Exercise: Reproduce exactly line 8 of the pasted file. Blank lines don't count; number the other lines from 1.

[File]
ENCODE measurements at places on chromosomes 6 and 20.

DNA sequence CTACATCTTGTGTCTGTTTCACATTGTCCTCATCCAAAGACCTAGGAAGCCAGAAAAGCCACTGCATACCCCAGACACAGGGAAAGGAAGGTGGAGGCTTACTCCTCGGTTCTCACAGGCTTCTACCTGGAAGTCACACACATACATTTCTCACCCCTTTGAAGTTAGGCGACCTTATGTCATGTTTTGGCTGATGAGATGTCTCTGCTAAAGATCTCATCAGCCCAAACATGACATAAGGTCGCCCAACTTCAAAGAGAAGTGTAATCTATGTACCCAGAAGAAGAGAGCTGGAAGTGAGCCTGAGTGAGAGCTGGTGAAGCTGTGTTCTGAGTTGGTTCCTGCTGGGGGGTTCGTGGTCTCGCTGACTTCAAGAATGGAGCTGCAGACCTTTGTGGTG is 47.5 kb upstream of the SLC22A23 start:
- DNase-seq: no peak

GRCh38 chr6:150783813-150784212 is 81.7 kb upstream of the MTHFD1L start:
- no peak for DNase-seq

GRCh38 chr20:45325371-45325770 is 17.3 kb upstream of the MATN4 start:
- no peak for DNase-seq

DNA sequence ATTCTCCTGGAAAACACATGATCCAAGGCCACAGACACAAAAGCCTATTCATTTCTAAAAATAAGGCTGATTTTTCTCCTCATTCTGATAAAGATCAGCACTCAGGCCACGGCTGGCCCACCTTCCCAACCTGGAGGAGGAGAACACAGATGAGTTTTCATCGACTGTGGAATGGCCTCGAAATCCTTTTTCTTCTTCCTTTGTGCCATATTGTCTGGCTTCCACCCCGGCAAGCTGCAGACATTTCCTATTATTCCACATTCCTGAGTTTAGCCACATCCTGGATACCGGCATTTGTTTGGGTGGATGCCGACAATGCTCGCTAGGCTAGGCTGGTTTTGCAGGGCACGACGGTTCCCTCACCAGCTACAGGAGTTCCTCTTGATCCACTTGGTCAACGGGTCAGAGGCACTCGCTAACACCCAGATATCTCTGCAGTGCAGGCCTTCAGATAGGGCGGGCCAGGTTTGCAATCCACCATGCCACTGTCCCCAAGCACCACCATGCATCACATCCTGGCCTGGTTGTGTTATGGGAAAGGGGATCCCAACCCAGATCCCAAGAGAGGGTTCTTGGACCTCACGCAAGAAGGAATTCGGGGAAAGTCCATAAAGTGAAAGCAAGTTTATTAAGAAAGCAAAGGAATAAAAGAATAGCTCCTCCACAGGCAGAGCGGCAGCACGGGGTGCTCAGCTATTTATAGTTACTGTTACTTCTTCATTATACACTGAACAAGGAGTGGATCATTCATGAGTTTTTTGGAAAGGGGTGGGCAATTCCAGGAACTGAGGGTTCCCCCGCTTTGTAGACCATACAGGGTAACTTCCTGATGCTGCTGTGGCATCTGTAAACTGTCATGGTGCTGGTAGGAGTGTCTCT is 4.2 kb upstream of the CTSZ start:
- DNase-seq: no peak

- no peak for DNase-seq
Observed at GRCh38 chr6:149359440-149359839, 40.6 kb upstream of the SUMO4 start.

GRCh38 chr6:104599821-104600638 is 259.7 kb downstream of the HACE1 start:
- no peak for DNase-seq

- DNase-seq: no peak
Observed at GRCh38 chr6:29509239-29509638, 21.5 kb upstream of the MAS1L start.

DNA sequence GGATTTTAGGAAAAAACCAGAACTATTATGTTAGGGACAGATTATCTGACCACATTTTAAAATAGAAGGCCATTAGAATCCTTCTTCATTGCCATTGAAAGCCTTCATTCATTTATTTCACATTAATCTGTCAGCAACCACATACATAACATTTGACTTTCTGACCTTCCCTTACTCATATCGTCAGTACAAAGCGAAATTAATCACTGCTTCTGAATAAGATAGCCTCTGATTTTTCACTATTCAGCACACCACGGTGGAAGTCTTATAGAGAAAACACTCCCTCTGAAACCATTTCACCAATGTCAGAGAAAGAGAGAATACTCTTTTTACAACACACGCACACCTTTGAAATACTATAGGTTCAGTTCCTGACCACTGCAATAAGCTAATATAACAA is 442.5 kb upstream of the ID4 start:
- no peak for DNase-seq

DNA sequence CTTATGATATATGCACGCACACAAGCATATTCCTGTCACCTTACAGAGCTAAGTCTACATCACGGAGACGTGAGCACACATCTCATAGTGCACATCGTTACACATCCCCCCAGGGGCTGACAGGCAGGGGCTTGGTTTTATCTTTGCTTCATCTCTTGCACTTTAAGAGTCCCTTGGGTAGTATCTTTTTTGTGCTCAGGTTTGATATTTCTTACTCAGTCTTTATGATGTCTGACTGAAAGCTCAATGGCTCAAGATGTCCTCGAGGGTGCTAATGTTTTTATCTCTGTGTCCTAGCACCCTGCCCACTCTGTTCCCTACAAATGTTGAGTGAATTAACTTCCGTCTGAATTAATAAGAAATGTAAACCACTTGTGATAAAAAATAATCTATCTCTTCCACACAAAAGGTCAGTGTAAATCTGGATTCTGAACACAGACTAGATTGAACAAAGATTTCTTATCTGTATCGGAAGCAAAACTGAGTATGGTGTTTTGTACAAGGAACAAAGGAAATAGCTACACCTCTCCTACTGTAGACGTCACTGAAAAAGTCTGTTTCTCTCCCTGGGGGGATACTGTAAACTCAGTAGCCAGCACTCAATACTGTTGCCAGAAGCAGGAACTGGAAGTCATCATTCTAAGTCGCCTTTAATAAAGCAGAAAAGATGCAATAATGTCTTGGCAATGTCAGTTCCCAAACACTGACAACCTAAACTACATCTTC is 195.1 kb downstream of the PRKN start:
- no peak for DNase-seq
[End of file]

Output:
DNA sequence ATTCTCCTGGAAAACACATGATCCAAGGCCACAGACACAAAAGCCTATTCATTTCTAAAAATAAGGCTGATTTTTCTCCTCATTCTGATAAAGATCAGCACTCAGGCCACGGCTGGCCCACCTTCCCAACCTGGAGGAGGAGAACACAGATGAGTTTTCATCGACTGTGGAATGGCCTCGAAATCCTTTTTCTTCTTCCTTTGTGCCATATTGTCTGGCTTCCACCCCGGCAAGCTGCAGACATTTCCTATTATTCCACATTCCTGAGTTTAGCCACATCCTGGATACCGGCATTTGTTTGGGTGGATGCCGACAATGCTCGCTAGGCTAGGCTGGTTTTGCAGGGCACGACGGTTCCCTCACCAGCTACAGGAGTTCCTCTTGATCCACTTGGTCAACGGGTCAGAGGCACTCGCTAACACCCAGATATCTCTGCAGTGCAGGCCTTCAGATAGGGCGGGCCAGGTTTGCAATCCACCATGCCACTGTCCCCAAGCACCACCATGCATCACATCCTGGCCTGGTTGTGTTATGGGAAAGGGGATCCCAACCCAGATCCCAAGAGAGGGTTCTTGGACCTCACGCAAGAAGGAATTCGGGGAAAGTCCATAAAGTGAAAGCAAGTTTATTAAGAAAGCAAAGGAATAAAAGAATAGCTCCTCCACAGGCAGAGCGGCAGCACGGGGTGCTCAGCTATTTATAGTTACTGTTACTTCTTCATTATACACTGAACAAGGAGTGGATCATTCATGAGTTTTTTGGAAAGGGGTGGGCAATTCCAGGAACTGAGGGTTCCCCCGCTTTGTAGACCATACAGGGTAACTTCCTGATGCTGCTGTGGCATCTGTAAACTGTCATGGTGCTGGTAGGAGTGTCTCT is 4.2 kb upstream of the CTSZ start: